Mar. 22, 2006
Poem: "Morning" by Billy Collins from Picnic, Lightning. © University of Pittsburgh Press. Reprinted with permission.
Why do we bother with the rest of the day,
the swale of the afternoon,
the sudden dip into evening,
then night with his notorious perfumes,
his many-pointed stars?
This is the best
throwing off the light covers,
feet on the cold floor,
and buzzing around the house on espresso
maybe a splash of water on the face,
a palmful of vitamins
but mostly buzzing around the house on espresso,
dictionary and atlas open on the rug,
the typewriter waiting for the key of the head,
a cello on the radio,
and if necessary, the windows
trees fifty, a hundred years old
heavy clouds on the way
and the lawn steaming like a horse
in the early morning.
Literary and Historical Notes:
It's the birthday of the lyricist and composer Stephen Sondheim, born in New York City (1930). He was twelve years old when he became friends with a boy named Jamie Hammerstein, whose father was the lyricist Oscar Hammerstein. Sondheim's parents had recently divorced, and he spent as much time as possible at the Hammersteins' house. He wrote his first musical when he was fifteen.
As a young man, he got a job in Hollywood as a scriptwriter for TV in the 1950s, but he really wanted to be working on musicals. Then, one day, a he met a guy at a party who asked him if he would be willing to write the lyrics for a modern-day retelling of the Romeo and Juliet story set in New York City. Sondheim wasn't sure he wanted to write lyrics without music, but he decided to take the job anyway, and the result was West Side Story (1957), which got mixed reviews on Broadway but became a huge hit as a movie.
He went on to compose the music and lyrics for many more musicals, including Sweeney Todd (1979) is about a murderer who makes meat pies out of his victims, and Sunday in the Park with George (1981) about the relationship between the painter George Seurat and the people in his own painting.
It's the birthday of the poet Billy Collins, born in Queens, New York (1941). He's one of the few modern poets whose books have sold more than a hundred thousand copies. He thinks that too much modern poetry lacks humor. He said, "It's the fault of the Romantics, who eliminated humor from poetry. Shakespeare's hilarious, Chaucer's hilarious. [Then] the Romantics killed off humor, and they also eliminated sex, things which were replaced by landscape. I thought that was a pretty bad trade-off, so I'm trying to write about humor and landscape, and occasionally sex."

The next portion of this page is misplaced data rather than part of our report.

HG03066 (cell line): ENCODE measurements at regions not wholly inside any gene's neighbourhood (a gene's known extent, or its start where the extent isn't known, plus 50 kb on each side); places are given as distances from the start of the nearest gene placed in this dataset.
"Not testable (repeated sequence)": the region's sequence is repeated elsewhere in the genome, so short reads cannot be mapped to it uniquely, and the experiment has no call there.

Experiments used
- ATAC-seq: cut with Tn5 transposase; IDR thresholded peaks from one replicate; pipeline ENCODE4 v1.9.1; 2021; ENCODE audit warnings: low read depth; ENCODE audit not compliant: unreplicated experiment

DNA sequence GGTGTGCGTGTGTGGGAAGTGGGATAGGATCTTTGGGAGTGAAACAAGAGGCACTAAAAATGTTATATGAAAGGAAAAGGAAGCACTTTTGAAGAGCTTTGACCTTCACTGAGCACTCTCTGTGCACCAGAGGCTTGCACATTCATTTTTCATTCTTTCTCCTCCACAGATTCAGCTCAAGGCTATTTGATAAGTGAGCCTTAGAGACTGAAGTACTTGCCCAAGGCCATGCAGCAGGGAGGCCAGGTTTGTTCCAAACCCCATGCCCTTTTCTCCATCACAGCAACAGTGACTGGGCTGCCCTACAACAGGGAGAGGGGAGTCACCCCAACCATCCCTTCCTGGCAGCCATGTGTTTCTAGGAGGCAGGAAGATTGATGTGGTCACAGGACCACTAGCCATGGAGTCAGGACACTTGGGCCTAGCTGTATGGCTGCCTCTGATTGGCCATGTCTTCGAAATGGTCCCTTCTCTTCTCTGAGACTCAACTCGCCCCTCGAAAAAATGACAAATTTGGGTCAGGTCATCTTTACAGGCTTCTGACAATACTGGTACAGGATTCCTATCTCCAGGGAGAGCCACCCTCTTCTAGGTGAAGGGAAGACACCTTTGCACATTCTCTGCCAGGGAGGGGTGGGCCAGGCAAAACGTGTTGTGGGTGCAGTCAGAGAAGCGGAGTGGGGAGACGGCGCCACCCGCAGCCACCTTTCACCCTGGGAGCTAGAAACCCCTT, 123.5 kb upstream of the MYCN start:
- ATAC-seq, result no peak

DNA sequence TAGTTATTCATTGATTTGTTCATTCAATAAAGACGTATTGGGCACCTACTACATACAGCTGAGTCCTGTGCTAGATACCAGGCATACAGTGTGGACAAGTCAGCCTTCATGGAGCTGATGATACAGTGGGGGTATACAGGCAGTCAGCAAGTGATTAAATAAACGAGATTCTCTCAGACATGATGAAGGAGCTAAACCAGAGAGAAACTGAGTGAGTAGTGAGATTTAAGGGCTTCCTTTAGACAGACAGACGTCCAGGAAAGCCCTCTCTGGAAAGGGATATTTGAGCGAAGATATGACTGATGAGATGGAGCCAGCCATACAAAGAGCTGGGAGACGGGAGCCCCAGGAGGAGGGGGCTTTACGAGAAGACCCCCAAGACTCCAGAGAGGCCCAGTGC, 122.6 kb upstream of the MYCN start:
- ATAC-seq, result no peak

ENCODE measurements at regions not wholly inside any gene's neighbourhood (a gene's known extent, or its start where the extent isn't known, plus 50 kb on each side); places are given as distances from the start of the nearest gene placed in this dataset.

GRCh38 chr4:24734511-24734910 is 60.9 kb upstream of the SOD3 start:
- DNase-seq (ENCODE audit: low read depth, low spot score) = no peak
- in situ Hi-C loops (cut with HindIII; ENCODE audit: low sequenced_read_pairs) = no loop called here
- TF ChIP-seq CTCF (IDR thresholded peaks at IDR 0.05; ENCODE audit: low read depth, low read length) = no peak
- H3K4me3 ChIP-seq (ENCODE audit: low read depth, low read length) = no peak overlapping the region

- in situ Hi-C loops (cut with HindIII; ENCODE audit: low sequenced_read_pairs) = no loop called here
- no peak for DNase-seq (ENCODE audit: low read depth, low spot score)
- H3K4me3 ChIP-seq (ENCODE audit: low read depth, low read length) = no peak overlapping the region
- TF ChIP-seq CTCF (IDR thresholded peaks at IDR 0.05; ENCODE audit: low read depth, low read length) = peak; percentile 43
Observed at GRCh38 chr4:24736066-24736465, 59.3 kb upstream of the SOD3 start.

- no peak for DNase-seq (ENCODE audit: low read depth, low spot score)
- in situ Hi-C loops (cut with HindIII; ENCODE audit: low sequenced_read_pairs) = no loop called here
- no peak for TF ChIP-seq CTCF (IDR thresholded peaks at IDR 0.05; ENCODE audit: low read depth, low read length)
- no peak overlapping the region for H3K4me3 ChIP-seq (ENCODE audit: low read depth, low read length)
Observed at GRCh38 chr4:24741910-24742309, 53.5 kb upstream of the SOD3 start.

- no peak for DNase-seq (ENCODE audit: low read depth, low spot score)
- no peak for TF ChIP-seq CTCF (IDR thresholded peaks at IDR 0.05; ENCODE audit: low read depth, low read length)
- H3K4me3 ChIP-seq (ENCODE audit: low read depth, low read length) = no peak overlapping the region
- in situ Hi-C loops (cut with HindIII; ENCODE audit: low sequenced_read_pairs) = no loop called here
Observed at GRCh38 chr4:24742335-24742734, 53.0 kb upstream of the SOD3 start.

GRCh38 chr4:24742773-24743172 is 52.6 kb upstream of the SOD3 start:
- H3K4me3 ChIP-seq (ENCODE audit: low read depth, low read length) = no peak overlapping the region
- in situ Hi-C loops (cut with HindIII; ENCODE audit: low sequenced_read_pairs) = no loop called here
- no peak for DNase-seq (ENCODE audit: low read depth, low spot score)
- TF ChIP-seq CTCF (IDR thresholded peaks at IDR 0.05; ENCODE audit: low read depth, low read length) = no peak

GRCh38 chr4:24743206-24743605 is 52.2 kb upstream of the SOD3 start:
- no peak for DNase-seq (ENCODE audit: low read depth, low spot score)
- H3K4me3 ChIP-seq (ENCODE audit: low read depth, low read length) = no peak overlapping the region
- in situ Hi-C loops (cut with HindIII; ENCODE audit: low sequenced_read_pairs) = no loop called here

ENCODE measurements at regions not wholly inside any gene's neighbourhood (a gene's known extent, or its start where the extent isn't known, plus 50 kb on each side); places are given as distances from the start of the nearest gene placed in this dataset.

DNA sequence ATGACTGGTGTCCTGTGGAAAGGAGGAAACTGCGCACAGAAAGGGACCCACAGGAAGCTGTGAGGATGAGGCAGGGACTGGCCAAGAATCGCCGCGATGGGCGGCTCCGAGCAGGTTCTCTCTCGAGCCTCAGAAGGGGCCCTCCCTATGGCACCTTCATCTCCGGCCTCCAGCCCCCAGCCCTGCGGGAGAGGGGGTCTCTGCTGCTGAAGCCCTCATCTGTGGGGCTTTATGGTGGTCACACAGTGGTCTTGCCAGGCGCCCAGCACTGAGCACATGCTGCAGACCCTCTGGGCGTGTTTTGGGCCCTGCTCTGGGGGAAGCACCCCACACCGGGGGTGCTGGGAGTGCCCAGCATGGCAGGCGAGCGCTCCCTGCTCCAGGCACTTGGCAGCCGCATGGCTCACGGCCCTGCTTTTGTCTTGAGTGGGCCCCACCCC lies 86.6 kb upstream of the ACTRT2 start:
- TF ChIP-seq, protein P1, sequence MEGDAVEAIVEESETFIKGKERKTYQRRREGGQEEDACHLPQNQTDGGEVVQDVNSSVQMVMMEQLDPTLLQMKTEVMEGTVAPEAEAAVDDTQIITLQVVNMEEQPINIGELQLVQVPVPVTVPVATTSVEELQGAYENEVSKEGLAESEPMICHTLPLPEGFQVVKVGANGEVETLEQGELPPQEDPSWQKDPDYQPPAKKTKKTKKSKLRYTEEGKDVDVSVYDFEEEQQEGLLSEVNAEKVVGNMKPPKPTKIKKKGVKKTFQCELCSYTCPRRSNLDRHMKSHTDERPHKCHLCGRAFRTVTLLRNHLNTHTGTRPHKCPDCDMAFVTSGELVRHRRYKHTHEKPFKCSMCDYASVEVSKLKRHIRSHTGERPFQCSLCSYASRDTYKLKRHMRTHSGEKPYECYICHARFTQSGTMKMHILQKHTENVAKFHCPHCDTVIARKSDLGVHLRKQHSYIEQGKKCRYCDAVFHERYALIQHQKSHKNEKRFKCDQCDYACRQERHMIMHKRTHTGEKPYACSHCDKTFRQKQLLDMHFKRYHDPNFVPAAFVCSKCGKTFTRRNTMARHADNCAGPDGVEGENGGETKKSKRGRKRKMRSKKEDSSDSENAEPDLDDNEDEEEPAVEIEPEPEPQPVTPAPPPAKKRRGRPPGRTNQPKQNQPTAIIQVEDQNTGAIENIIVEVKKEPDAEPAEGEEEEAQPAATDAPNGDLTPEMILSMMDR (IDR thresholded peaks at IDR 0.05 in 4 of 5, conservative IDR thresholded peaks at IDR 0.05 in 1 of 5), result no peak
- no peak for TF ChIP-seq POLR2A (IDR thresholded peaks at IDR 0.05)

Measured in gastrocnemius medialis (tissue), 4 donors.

He was in his forties when published his first book The Apple That Astonished Paris (1988), but by the end of the century he was arguably the country's most popular poet. His collection Sailing Alone Around the Room (2000), has sold more copies than any other collection of poetry in the 21st century.
It's the birthday of novelist Louis L'Amour, born in Jamestown, North Dakota (1908). One of the hardest working and best-selling novelists ever, he wrote a hundred and one books in his lifetime.
He knew he wanted to be a writer from the time that he could walk. So L'Amour quit school when he was fifteen and traveled around the West working as an animal skinner, ranch hand and lumberjack. Wherever he went, he got people to tell him their own stories and whatever stories they knew about the Old West. Once, he met a gunman who had ridden with Billy the Kid and who had gone on to sell real estate.
In the early 1930s, L'Amour hopped an East African Schooner and made his way from Africa to Asia. He lived with bandits in the mountains of China and then started boxing professionally in Singapore. He won thirty-four of his fifty-nine boxing matches by knockout.
When L'Amour got back to the United States he started writing for pulp fiction magazines because he needed money and the pulp magazines paid him the fastest. He wrote all kinds of adventure stories, but eventually settled on westerns. L'Amour's first big success was Hondo (1953), about a love triangle between a cowboy, an Apache warrior and a young widow living on a remote Arizona ranch. It begins, "He rolled the cigarette in his lips, liking the taste of the tobacco, squinting his eyes against the sun glare."
In Ride the Dark Trail (1972), L'Amour wrote, "I just pointed my rifle at him ... and let him have the big one right through the third button on his shirt. If he ever figured to sew that particular button on again he was going to have to scrape it off his backbone."
L'Amour said, "I write about hard-shelled men who built with nerve and hand that which the soft-bellied latecomers call the 'western myth.'"
Be well, do good work, and keep in touch.®